front (n.)

late 13c., "forehead," from Old French front "forehead, brow" (12c.), from Latin frontem (nominative frons) "forehead, brow, front; countenance, expression (especially as an indicator of truthfulness or shame); facade of a building, forepart; external appearance; vanguard, front rank," a word of "no plausible etymology" (de Vaan). Perhaps literally "that which projects," from PIE *bhront-, from root *bhren- "to project, stand out" (see brink). Or from PIE *ser- (4), "base of prepositions and preverbs with the basic meaning 'above, over, up, upper'" [Watkins, not in Pokorny].

Sense "foremost part of anything" emerged in the English word mid-14c.; sense of "the face as expressive of temper or character" is from late 14c. (hence frontless "shameless," c. 1600). The military sense of "foremost part of an army" (mid-14c.) led to the meaning "field of operations in contact with the enemy" (1660s); home front is from 1919. Meaning "organized body of political forces" is from 1926. Sense of "public facade" is from 1891; that of "something serving as a cover for illegal activities" is from 1905. Adverbial phrase in front is from 1610s. Meteorological sense first recorded 1921.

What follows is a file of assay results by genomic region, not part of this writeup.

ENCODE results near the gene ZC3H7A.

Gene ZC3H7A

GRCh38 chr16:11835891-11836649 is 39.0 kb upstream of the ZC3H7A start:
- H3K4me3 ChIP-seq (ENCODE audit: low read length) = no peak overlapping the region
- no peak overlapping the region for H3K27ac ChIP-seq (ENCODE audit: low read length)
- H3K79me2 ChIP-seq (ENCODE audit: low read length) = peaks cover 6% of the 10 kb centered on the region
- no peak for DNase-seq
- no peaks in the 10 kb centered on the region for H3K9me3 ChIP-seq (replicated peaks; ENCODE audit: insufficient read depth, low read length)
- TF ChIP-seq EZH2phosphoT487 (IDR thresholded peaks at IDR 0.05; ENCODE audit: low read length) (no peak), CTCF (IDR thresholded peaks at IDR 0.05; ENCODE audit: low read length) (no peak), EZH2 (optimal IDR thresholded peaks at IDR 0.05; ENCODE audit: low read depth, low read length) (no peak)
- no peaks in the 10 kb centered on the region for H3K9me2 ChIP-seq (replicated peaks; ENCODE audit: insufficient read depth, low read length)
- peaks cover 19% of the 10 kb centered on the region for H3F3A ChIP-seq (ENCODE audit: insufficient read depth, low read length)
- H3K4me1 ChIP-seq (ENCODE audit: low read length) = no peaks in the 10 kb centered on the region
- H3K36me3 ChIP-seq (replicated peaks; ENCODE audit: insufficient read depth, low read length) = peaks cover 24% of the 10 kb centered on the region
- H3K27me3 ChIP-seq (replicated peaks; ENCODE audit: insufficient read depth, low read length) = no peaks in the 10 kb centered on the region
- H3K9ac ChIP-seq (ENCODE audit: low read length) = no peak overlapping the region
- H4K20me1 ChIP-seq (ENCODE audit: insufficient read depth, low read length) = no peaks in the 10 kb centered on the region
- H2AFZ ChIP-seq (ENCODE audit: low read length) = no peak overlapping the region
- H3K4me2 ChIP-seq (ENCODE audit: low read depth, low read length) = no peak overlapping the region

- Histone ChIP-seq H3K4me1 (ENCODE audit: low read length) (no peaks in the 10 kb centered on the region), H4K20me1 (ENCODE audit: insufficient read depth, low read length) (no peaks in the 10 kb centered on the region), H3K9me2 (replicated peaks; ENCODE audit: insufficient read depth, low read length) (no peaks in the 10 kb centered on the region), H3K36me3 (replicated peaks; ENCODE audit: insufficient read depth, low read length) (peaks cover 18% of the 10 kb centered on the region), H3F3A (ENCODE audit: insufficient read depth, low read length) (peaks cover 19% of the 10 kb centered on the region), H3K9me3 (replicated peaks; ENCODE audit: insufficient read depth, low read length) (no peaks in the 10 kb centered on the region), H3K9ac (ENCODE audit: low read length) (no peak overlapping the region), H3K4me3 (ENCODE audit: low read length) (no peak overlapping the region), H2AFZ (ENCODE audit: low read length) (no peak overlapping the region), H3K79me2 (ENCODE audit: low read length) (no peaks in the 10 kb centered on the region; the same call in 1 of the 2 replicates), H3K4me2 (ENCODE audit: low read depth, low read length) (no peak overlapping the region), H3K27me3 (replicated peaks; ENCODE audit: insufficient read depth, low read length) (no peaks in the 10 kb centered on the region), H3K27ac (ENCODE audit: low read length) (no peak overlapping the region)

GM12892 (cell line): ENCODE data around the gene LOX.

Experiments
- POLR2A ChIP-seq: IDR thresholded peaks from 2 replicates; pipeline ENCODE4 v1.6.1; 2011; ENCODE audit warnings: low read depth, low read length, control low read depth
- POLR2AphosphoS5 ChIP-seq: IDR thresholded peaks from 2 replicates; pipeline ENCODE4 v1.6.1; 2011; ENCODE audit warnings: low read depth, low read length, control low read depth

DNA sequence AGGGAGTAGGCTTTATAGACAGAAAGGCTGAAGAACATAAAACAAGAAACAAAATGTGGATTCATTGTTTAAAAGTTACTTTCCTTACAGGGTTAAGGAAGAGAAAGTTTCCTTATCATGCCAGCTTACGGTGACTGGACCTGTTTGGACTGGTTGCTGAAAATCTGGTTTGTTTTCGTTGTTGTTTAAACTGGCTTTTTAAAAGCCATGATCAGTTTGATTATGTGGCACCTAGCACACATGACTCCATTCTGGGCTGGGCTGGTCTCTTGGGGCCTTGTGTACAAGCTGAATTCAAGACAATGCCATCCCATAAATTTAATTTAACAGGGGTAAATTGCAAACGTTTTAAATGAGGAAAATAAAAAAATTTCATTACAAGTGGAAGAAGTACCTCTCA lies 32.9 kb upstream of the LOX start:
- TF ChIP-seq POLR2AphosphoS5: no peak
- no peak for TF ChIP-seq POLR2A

front (v.)

1520s, "have the face toward," from French fronter, from Old French front (see front (n.)). Meaning "meet face-to-face" is from 1580s. Meaning "serve as a public facade for" is from 1932. Related: Fronted; fronting.

front (adj.)

"relating to the front," 1610s, from front (n.). Front yard first attested 1767; front door is from 1807. The newspaper front page is attested from 1892; as an adjective in reference to sensational news, 1907.

updated on October 14, 2021